During a meeting of the House Judiciary Committee on Thursday, a top Justice Department official revealed that the number of domestic terrorism cases in the country has soared since early 2020.
According to Matt Olsen, the assistant attorney general leading the Justice Department’s National Security Division, the “number of FBI investigations of suspected domestic violent extremism has more than doubled since the spring of 2020.”
When asked by Judiciary Committee member Rep. Jamie Raskin (D-MD) — who is also a member of the House committee investigating the events of Jan. 6 — whether the rise in investigations has led to a rise in indictments, not including Jan. 6 prosecutions, Olsen said he didn’t any data on the question.
“I don’t have a specific number on that, congressman, because that number, that jump, doubling, that number does include the Jan. 6 cases and there, of course, we have over 800 arrests of individuals,” Olsen said.
“Not all of them are characterized as domestic violent extremists, to be clear, but many are, and those do account for at least a significant portion of that jump over the past two years in the number of investigations,” he added.
Earlier this week, the Justice Department revealed that over 850 people have been arrested in connection to the Jan. 6 Capitol riot, including more than 260 who have been charged with assaulting or impeding law enforcement.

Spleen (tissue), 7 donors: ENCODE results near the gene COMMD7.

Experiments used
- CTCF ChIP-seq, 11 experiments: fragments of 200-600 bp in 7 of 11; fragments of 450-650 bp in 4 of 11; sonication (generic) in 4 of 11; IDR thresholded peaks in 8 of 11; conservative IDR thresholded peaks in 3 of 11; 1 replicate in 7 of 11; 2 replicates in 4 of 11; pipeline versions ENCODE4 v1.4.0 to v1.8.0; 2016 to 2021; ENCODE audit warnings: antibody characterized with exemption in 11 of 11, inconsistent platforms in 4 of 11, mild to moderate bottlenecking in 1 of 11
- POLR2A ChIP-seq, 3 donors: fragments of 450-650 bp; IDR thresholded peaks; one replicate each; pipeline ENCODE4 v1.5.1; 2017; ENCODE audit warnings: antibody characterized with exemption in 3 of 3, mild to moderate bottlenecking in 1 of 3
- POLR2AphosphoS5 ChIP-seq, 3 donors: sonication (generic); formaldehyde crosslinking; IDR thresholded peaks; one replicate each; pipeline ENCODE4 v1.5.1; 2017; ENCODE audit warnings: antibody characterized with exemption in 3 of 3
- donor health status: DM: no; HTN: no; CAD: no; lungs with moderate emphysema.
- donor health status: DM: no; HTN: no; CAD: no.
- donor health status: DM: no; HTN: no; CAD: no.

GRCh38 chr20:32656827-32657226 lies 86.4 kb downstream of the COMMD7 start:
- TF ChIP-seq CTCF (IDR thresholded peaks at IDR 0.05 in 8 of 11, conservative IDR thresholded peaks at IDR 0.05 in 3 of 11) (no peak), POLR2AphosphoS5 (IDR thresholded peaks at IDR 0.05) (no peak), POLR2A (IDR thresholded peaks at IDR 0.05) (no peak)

During his testimony, Olsen said that Jan. 6 “stands apart” and “represents now the single largest domestic terrorism investigation in the nation’s history.” Attorney General Merrick Garland has promised to prosecute anyone who was “criminally responsible for interfering with the peaceful transfer of power from one administration to another.”
In January, Olsen announced the formation of a new DOJ “domestic terrorism unit.”
Olsen also spoke briefly Thursday about the rise in pro-abortion violence and threats directed towards the Supreme Court’s conservative justices and various pro-life organizations across the country. The assistant attorney general told lawmakers the FBI has opened cases involving many of the attacks, and has designated some of them “domestic violent extremist cases.”
For months, Republicans have pushed the Justice Department to investigate the explosion in pro-abortion violence.